According to Investopedia, the biggest benefit of unions is that they give workers the ability to negotiate their pay, benefits, working conditions, and more. This can help make the company a better place to work overall, and actually help increase productivity and motivation. However, one downside of unions that Investopedia consistently pointed out is that they can make it hard to fire unproductive workers. They can also drive costs up because union workers make more on average than non-union workers. While these benefits only extend to workers and the company, there is also evidence that states with more union density are better off overall. According to the Economic Policy Institute, states with the most unions have higher minimum wages, a low uninsured population, and fewer voting restrictions, among other positive things. This demonstrates that unions are good for everyone, even those not directly connected to a union.
The lecture for this week mentioned that companies sometimes resist unions because they constrain what managers can and cannot do. Although not stated explicitly, this applies to the idea that unions can make it harder to fire unproductive workers, which corroborates what I found in my research. The lecture also mentioned that union workers tend to receive higher wages and more benefits, which is consistent with what Investopedia stated as a con for companies. However, there was no mention in this week’s lecture of the ways that unions can be helpful on a community level.
My dad is a member of the teachers’ union in his school district, so I had a chance to ask him some questions about his thoughts on the union. He has mixed thoughts on the union, and most of them coincide with what was mentioned in lecture and what I found through my research. He appreciates that he has access to legal counsel if he were to be fired or disciplined without clear cause. He also agrees with the idea that unions help in increasing wages and benefits. However, he cited the fact that the union protects all teachers, even those underperforming or engaged in questionable behavior, as the reason why he has mixed feelings. He told me a story about a teacher who put on a video for students in class and then watched pornography on his desktop in the back of the room. This teacher was not fired – he was just moved to a different school in the district. Since he was not misusing funds or making direct sexual advances toward students, the district couldn’t find enough cause to fire him that would satisfy the union. Obviously, this is an extreme example, but it speaks to how difficult it is to fire teachers when their performance is not up to par.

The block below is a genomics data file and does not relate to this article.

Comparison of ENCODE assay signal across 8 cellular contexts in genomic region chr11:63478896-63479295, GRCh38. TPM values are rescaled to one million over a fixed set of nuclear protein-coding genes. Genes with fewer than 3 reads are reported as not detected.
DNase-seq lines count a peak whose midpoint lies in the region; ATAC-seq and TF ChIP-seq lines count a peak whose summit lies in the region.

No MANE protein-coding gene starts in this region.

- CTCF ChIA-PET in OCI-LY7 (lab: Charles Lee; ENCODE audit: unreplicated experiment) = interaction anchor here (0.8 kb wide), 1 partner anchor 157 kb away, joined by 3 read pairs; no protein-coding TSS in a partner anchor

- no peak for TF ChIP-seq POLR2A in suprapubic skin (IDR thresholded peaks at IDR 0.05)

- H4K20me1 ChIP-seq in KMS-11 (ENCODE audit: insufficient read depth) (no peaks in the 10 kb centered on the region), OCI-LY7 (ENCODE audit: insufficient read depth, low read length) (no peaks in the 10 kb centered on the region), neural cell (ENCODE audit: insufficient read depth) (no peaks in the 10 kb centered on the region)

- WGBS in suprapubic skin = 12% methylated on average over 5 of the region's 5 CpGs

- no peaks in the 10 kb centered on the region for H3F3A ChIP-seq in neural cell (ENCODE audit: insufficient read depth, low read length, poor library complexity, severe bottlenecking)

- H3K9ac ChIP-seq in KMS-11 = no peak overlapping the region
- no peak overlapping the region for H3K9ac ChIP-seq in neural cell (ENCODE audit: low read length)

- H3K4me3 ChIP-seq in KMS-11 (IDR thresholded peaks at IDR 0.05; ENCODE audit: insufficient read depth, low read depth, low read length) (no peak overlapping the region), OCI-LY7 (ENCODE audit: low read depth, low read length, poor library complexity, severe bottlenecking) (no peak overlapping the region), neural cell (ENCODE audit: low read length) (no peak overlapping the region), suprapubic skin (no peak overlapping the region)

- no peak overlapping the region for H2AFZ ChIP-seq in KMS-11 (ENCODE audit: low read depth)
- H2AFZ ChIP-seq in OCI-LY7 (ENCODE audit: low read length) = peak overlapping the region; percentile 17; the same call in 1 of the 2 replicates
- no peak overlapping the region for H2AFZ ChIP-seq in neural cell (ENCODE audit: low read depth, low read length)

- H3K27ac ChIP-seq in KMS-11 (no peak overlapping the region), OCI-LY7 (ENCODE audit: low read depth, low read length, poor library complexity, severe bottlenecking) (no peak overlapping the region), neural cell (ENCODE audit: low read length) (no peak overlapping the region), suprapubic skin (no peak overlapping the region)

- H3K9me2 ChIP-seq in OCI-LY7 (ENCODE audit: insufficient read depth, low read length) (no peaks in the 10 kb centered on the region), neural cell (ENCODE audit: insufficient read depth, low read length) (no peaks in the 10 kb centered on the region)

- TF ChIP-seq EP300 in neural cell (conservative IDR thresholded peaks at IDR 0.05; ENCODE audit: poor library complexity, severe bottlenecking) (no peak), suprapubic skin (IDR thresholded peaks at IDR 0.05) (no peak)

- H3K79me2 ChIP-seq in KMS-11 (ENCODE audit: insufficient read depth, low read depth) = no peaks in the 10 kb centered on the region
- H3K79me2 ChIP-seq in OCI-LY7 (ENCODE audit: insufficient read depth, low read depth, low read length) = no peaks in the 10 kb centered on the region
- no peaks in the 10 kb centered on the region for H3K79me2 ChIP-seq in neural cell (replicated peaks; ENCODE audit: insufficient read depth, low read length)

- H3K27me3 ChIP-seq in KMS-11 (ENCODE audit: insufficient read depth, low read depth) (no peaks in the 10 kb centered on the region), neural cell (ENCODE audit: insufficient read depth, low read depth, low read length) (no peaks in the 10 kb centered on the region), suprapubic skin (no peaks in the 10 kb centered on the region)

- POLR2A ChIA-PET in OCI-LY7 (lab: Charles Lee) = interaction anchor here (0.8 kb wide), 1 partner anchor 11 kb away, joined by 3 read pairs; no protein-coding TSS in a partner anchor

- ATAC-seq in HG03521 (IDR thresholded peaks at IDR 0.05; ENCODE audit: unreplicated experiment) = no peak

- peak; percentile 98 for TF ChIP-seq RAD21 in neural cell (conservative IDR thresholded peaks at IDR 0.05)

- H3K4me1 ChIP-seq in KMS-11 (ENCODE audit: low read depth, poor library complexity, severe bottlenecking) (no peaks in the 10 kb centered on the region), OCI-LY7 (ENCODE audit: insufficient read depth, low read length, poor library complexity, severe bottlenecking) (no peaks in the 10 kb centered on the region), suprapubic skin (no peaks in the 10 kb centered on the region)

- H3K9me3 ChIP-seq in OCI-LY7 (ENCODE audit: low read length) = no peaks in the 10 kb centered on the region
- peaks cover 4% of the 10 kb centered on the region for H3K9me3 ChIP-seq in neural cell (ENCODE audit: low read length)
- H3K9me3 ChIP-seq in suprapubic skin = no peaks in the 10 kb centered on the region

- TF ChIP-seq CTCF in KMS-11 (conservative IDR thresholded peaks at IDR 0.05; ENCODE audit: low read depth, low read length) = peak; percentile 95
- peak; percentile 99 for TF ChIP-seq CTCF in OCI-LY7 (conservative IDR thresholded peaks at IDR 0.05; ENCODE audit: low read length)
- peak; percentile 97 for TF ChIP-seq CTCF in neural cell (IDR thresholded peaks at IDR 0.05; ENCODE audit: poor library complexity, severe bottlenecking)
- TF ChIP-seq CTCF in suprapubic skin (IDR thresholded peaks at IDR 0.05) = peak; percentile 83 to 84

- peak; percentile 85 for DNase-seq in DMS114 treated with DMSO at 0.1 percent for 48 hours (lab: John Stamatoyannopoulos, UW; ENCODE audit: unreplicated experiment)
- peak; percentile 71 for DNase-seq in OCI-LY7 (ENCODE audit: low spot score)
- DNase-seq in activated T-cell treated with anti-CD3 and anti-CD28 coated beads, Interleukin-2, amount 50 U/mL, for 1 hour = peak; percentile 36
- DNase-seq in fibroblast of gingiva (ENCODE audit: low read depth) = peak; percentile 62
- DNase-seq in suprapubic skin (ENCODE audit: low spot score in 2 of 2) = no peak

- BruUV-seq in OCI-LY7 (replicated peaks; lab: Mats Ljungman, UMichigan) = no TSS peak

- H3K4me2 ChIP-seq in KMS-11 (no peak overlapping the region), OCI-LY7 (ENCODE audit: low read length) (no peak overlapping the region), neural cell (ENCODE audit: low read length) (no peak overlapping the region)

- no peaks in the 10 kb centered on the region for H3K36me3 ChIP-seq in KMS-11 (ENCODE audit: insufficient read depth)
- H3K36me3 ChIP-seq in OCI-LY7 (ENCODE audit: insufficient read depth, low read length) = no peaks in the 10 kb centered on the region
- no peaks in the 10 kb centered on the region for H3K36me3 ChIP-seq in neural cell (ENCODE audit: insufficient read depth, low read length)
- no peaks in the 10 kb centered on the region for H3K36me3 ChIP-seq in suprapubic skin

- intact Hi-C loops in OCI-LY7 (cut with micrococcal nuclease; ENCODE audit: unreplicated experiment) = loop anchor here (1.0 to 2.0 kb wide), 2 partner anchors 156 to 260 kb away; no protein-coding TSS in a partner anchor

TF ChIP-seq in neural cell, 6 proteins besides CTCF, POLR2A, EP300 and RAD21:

My key takeaway from this week is that unions are not as black and white as I once thought they were. There is a lot of grey area in terms of how things are handled and there is a fine line between a helpful union and a hurtful one. Overall, though, I still have a positive view of unions, and I would join one if given the chance. I think they do important work in making sure workers are paid and supported fairly, and I want to support that cause. I think the United States has a far too work-centric view of life, and I want to support the idea that people can have a healthy work-life balance and still be a valuable asset to their company.